Separating narrative from fact in the crime and policing crisis

Related News: Minneapolis Ranked 25th Most Dangerous City

shutterstock_178332035Some unjustified police shootings, a dangerous narrative fomented by the Black Lives Matter movement, and a complicit media who slot everything into the racist-cop paradigm have created social unrest not experienced since the late 1960s and early ‘70s.  The difference is that today this anti-cop ideology is embraced at the highest levels of the establishment from the president and his attorney general down to college presidents, foundation heads, and the press.  Heather Mac Donald, a leading expert on crime and policing, says “we are playing with fire, and if it keeps spreading, it will be hard to put out.”

Therefore I was encouraged that the University of St. Thomas recently held a forum with law enforcement officials and community activists that focused on civility and finding common ground.  Based on Star Tribune columnist Jon Tevlin’s report of the event, here’s what they got right and where they’re off base.

1. Everyone agreed “that inherent bias, based on experience, exists:” True.

To better understand this bias and the challenges Blacks face while driving, please watch conservative U.S. Senator Tim Scott’s recent remarks on the Senate floor in which he describes his experience being pulled over seven times in one year.

But, as Heather Mac Donald recently wrote, four studies have come out this year that demolish the charge of police officer shooting bias:

They show that if there is bias among police officers in their shooting decisions, it works in favor of blacks and against whites. “Implicit-bias” training, based on a lie, is a grotesque waste of resources at a time when officers are desperate for more hands-on tactical training that will help them make those crucial shoot/don’t shoot decisions in the field, or avoid being put into such an excruciating situation in the first place.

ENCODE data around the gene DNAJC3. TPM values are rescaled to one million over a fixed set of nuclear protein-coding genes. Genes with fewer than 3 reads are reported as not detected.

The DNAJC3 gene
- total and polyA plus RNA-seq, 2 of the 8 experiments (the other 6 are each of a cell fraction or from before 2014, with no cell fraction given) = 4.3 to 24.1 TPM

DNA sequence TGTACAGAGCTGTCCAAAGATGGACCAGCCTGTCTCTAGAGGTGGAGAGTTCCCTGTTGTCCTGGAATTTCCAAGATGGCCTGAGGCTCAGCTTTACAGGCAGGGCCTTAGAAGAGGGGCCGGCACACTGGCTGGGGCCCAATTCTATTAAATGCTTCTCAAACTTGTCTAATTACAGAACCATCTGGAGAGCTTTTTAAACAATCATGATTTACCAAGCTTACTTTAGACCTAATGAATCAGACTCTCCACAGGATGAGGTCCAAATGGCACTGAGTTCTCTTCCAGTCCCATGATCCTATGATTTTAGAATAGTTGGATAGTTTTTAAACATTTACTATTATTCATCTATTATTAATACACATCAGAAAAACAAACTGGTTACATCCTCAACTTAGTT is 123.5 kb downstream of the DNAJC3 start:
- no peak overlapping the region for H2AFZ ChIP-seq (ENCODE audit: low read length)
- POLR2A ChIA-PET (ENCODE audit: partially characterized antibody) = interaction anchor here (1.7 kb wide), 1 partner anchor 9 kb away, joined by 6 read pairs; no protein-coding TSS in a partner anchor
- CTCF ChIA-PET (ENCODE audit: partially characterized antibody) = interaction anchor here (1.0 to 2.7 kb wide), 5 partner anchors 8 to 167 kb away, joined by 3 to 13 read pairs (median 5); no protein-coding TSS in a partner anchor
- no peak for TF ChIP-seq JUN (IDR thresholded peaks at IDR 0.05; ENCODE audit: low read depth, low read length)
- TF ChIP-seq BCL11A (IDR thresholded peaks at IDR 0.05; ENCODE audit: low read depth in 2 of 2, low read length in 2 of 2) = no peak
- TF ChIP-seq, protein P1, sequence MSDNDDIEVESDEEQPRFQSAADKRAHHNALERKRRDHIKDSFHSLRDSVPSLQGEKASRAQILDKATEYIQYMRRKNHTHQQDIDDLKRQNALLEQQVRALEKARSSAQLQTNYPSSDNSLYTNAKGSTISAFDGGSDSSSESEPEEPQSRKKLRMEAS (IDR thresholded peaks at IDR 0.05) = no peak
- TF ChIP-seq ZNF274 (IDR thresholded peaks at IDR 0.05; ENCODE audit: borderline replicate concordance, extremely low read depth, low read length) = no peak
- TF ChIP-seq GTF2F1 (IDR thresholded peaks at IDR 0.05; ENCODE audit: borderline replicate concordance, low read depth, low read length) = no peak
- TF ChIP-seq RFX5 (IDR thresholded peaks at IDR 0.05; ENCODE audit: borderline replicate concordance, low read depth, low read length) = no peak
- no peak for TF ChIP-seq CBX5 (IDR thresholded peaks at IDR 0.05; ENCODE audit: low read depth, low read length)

2. “Black men are stopped by police far too frequently, and die at the hands of police far too frequently, compared to whites:” False.

The statement is quite awkward as it’s hard to agree without looking like one supports more whites being killed by police or disagree without being insensitive to blacks who are killed, but stats that Heather Mac Donald published in the Washington Post will give us a more accurate picture of what is really happening:

[A]s of July 9, whites were 54 percent of the 440 police shooting victims this year whose race was known, blacks were 28 percent and Hispanics were 18 percent, according to The Washington Post’s ongoing database of fatal police shootings. Those ratios are similar to last year’s tally, in which whites made up 50 percent of the 987 fatal police shootings, and blacks, 26 percent. (The vast majority of those police homicide victims were armed or otherwise threatening the officer.)

Does the actual distribution of police victims confirm the Black Lives Matter allegation that policing is lethally biased? That depends on the benchmark chosen for assessing police actions.

Typically, activists and the media measure police actions against population ratios. Given that blacks are 13 percent of the nation’s population, a 26 to 28 percent black share of police gun fatalities looks disproportionate. But policing should be measured against crime rates, not population percentages, because law enforcement today is data-driven. Officers are deployed to where people are most being victimized, and that is primarily in minority neighborhoods.

In America’s 75 largest counties, comprising most of the nation’s population, blacks constituted 62 percent of all robbery defendants in 2009, 57 percent of all murder defendants, and 45 percent of all assault defendants — but roughly 15 percent of the population in those counties. In New York, where blacks make up 23 percent of the city’s population, blacks commit three-quarters of all shootings and 70 percent of all robberies, according to victims and witnesses. (Whites, by contrast, commit less than 2 percent of all shootings in New York City and 4 percent of all robberies, though they are nearly 34 percent of the population.)